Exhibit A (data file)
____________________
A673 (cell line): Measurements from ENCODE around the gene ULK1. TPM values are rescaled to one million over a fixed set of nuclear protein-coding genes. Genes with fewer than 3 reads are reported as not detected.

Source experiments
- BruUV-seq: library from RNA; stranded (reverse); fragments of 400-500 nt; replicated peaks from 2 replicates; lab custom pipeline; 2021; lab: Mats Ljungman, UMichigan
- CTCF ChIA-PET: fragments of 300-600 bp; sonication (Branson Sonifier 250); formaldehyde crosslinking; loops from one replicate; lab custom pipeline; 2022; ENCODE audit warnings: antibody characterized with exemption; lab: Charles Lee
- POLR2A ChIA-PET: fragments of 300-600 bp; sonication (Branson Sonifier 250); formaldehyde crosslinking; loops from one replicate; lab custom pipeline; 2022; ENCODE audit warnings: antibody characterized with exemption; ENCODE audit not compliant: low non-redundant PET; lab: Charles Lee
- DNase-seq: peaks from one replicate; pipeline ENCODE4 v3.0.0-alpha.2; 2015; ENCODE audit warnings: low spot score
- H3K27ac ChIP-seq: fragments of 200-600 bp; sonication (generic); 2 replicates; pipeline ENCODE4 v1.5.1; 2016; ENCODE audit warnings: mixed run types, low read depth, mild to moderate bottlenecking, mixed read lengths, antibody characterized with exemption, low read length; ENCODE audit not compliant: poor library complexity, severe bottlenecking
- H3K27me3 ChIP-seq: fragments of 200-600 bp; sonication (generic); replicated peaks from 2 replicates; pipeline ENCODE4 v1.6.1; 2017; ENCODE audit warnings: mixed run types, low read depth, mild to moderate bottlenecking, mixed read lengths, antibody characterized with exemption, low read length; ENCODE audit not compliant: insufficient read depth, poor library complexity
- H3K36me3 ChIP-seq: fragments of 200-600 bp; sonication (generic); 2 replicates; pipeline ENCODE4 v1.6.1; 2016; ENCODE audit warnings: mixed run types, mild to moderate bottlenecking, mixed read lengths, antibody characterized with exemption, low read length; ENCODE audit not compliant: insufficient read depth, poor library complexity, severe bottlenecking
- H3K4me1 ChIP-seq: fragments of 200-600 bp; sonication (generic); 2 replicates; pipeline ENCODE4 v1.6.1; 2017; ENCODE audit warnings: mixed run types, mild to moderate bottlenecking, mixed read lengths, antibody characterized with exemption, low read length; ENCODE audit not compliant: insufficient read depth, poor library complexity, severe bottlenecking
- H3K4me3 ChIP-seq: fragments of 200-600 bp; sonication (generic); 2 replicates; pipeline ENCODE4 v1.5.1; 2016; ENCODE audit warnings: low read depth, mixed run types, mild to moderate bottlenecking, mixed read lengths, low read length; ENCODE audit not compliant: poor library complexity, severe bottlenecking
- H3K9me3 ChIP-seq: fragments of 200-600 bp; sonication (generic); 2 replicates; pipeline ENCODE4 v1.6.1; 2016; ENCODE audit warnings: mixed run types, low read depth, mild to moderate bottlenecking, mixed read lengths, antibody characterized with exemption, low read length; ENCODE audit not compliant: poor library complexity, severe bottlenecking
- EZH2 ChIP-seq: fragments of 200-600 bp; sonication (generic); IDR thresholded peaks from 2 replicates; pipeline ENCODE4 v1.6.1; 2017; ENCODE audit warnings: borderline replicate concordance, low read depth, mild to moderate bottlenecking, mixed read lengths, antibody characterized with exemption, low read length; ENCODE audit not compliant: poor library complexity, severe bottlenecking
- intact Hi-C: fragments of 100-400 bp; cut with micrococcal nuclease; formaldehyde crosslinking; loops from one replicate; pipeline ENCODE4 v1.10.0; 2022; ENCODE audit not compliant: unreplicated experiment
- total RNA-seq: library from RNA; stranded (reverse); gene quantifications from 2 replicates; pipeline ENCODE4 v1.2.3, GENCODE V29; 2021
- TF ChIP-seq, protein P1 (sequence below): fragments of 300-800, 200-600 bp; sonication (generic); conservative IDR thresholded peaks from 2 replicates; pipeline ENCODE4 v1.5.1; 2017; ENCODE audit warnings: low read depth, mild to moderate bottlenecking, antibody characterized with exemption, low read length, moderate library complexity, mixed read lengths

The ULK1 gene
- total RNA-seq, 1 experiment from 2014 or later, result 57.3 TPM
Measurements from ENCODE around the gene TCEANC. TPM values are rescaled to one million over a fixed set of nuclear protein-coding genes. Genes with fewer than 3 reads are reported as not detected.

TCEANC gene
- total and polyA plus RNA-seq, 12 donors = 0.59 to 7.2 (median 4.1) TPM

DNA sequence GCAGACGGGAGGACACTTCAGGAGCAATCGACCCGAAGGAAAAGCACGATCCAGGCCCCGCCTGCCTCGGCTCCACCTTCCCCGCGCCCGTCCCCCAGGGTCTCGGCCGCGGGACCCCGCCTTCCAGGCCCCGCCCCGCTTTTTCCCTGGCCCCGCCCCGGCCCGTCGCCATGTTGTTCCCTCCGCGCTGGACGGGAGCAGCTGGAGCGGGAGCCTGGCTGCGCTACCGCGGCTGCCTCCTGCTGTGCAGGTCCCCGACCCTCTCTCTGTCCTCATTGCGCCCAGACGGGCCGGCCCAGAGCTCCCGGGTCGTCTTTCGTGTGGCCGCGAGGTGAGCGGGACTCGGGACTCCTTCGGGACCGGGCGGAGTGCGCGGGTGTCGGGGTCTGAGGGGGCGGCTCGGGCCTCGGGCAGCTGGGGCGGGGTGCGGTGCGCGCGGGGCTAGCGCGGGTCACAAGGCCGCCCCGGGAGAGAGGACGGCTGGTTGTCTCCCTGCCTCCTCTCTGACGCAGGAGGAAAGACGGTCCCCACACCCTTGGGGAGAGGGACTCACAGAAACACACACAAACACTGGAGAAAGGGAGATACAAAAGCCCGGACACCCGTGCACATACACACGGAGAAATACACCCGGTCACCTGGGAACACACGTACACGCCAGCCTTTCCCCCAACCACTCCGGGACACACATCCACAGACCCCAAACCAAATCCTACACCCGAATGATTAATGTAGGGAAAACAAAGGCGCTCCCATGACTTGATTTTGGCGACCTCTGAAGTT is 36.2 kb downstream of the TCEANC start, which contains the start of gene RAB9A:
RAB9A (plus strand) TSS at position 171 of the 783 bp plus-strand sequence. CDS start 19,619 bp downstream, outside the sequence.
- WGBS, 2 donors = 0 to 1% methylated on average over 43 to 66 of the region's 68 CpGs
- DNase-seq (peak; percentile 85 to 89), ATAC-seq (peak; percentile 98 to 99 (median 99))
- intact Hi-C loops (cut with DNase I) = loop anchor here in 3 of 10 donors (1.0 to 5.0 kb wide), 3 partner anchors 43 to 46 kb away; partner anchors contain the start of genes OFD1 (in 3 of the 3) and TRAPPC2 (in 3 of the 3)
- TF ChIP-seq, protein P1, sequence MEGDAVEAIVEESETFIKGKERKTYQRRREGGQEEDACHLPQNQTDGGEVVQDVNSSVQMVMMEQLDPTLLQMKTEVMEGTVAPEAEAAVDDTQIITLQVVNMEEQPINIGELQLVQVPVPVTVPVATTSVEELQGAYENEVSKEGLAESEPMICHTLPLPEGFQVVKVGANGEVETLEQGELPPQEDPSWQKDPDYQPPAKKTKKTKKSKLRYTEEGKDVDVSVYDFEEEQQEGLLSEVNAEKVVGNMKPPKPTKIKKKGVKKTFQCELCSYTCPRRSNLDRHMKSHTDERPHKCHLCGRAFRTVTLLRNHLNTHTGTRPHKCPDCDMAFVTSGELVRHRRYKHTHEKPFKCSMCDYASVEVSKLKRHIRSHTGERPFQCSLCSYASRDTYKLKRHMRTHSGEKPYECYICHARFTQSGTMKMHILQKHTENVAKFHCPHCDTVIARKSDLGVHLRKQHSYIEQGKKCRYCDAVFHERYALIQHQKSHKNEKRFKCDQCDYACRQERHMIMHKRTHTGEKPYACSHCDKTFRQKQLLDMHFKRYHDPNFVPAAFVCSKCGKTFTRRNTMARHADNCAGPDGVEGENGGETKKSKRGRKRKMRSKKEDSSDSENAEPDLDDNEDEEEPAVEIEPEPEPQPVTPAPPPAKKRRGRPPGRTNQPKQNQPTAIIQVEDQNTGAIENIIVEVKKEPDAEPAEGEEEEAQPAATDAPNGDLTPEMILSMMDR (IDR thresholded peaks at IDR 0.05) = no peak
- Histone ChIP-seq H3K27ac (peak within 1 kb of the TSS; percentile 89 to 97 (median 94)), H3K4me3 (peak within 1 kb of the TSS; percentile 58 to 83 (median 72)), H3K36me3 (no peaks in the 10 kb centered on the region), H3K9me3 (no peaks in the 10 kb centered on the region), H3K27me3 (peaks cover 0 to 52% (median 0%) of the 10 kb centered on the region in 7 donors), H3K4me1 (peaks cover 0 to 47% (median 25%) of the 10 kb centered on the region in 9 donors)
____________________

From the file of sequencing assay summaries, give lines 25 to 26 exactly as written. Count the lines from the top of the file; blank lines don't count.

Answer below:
- DNase-seq (peak; percentile 85 to 89), ATAC-seq (peak; percentile 98 to 99 (median 99))
- intact Hi-C loops (cut with DNase I) = loop anchor here in 3 of 10 donors (1.0 to 5.0 kb wide), 3 partner anchors 43 to 46 kb away; partner anchors contain the start of genes OFD1 (in 3 of the 3) and TRAPPC2 (in 3 of the 3)